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Cellos and Violins Thrown Out With Trash at Hunter College High School

By  Leslie Albrecht and William Gorta | August 31, 2012 7:44am 

UPPER EAST SIDE — Cue the violins — Thursday was the day the music died at Hunter College High School.

A pile of cellos and violins were tossed out with the elite school's trash, causing passers-by to stop in their tracks at the musical graveyard.

Roughly 20 cellos and violins were discarded around 2 p.m. along with bows and instrument cases. The instruments were wheeled out the sidewalk in grey bins then dumped next to the school's garbage, a witness said.

Some of the instruments looked like they needed restringing, but others appeared to be fine, a witness told DNAinfo.com New York. Observers were appalled by what seemed to be the beautiful instruments' undignified end.

"They should have made every effort to give these to some other school or someplace that could really use it," said Shelly Stein, 70, who has lived in the Upper East Side for 35 years. "It's beautiful wood."

The sight of classical instruments heaped in the street caused at least one driver to stop his car and get out to look over the violins. A woman was spotted walking away with a cello stashed in her stroller.

"I was disgusted," said Jane Sussman, who spotted the melodic refuse when she was walked by with her son, Caleb, a cello student whose instrument cost $500 to rent last year.

"It's horrific," Sussman added. "They took perfectly good instruments and instead of donating them to another school that could have used them, they stuck them in the street. It's a disgrace of our public funding."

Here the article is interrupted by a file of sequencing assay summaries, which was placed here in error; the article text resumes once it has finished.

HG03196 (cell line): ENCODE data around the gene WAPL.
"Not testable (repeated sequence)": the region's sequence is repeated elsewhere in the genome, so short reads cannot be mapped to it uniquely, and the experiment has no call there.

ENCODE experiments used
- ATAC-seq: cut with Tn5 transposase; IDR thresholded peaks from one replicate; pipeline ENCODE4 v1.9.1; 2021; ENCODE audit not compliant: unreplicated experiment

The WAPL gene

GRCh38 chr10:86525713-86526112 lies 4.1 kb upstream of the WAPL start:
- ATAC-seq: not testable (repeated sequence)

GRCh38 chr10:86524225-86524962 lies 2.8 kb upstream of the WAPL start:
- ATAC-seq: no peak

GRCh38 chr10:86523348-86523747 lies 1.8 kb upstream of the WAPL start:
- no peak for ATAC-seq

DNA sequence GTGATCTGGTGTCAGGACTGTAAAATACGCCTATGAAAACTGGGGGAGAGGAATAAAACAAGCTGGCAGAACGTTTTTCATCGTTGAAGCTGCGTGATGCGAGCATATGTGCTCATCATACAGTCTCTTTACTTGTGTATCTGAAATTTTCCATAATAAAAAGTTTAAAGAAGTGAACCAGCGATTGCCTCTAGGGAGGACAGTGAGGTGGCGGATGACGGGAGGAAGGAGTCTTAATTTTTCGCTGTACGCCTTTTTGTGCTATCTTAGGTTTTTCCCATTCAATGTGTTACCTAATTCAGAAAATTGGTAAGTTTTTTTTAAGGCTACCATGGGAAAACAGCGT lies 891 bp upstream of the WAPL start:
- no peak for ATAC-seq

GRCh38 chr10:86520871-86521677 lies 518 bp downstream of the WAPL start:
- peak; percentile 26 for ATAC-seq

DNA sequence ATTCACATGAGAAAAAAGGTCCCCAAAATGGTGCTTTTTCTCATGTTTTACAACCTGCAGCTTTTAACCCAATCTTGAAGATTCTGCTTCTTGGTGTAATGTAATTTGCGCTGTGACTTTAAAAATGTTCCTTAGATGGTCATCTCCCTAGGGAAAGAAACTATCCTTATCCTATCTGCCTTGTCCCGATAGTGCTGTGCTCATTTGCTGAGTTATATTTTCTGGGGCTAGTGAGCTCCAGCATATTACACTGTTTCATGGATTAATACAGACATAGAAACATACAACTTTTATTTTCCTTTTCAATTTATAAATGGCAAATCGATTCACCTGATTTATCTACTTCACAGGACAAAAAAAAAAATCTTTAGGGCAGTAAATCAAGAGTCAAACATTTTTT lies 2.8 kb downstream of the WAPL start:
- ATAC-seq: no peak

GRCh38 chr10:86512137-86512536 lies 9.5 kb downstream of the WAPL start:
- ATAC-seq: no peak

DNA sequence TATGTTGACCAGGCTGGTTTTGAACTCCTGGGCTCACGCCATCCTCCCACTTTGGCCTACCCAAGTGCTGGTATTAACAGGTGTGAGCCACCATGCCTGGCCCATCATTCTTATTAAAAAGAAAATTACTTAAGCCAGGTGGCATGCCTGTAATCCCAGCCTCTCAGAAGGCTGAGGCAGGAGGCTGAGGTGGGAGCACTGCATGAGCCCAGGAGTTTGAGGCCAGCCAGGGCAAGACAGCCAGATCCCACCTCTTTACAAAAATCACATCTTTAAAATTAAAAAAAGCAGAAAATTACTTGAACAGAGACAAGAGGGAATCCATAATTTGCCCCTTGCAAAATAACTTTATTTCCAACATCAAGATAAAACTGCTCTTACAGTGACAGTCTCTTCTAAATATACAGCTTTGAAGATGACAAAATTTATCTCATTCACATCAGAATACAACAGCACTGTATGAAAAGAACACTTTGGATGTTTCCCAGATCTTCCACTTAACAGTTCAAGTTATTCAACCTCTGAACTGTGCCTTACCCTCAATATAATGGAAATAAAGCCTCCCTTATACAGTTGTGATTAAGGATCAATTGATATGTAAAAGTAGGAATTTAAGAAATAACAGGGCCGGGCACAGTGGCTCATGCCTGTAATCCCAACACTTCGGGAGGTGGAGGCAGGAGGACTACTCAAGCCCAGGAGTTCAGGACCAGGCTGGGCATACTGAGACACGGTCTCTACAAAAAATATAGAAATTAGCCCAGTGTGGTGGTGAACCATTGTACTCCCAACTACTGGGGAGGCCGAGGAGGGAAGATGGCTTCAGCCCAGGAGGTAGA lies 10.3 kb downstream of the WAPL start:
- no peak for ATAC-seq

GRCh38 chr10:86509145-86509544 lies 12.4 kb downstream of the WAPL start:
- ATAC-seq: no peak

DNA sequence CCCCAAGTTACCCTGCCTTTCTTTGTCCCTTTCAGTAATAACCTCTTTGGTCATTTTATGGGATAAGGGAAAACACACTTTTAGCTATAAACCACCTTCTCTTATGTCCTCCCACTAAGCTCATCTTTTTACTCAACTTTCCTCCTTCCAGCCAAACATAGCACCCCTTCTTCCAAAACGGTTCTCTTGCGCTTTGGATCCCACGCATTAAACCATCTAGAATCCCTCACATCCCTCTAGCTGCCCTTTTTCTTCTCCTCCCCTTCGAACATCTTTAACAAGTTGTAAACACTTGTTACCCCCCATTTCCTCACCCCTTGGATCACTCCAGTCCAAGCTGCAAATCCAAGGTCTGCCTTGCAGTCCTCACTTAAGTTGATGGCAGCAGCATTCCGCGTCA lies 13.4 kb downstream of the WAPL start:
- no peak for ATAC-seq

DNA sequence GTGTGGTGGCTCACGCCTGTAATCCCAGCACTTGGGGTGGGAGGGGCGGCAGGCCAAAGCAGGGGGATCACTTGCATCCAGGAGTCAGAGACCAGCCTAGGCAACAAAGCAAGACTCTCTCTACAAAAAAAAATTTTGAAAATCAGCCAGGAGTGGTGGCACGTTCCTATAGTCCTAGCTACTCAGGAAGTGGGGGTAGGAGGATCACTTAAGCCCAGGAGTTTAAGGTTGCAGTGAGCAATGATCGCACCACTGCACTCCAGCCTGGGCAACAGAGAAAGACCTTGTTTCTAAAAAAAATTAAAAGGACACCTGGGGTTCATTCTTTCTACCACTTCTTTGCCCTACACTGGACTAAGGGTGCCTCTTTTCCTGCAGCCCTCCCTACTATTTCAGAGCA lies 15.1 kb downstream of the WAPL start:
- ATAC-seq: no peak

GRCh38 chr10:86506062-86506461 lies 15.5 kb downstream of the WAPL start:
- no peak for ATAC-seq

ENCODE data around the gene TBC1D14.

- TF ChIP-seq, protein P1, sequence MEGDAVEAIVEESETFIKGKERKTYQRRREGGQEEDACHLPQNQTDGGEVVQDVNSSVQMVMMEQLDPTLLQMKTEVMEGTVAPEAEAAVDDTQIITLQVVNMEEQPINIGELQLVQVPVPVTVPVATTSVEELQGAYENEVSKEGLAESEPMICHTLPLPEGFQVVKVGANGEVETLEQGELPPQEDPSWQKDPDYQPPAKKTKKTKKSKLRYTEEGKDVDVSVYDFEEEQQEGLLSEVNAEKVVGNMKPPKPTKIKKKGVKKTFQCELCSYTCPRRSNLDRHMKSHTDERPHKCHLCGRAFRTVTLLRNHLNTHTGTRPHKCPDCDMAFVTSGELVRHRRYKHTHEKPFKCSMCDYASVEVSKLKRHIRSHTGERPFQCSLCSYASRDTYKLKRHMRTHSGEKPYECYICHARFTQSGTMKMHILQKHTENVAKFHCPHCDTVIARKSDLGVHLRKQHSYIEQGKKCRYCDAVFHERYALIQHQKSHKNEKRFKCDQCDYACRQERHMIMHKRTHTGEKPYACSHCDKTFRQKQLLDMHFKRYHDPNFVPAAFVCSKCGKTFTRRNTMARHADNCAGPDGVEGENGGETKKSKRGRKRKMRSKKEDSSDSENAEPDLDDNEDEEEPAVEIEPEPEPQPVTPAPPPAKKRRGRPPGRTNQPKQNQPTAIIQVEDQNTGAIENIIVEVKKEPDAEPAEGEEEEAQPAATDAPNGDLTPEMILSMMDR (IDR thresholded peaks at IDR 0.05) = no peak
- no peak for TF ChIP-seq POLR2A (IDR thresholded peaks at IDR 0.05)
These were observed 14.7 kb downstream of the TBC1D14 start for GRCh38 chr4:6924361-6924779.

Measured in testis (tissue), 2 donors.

But an employee at the school said the instruments were tossed because they were beyond repair.

Hunter, on East 94th Street between Park and Madison avenues, is working with a consultant from Lincoln Center on the renovation of its music room, said the employee, who asked not to be named.

The Lincoln Center expert examined the instruments, some of which had been at the school for at least 20 years, to determine whether they could be repaired, he said. Instruments with damaged soundboards were thrown out because there was no way to fix them, the worker said.

Officials at the school, considered one of Manhattan's best, and at Hunter College, which oversees the high school, could not be reached immediately for comment.

The school's website touts music as "an integral part of a liberal arts education" and features a link to a performance by its senior string orchestra.

By 6:50 p.m. the pile of instrument was picked clean, with just a single bow remaining on the sidewalk.

Jane Sussman said her family rescued the last three violins on the sidewalk and would take them to a professional to be refurbished, then donate them to charity.

"Hundreds of children want an instrument," Sussman said. "I can imagine how many schools not far from this neighborhood that don't have music programs would appreciate these instruments."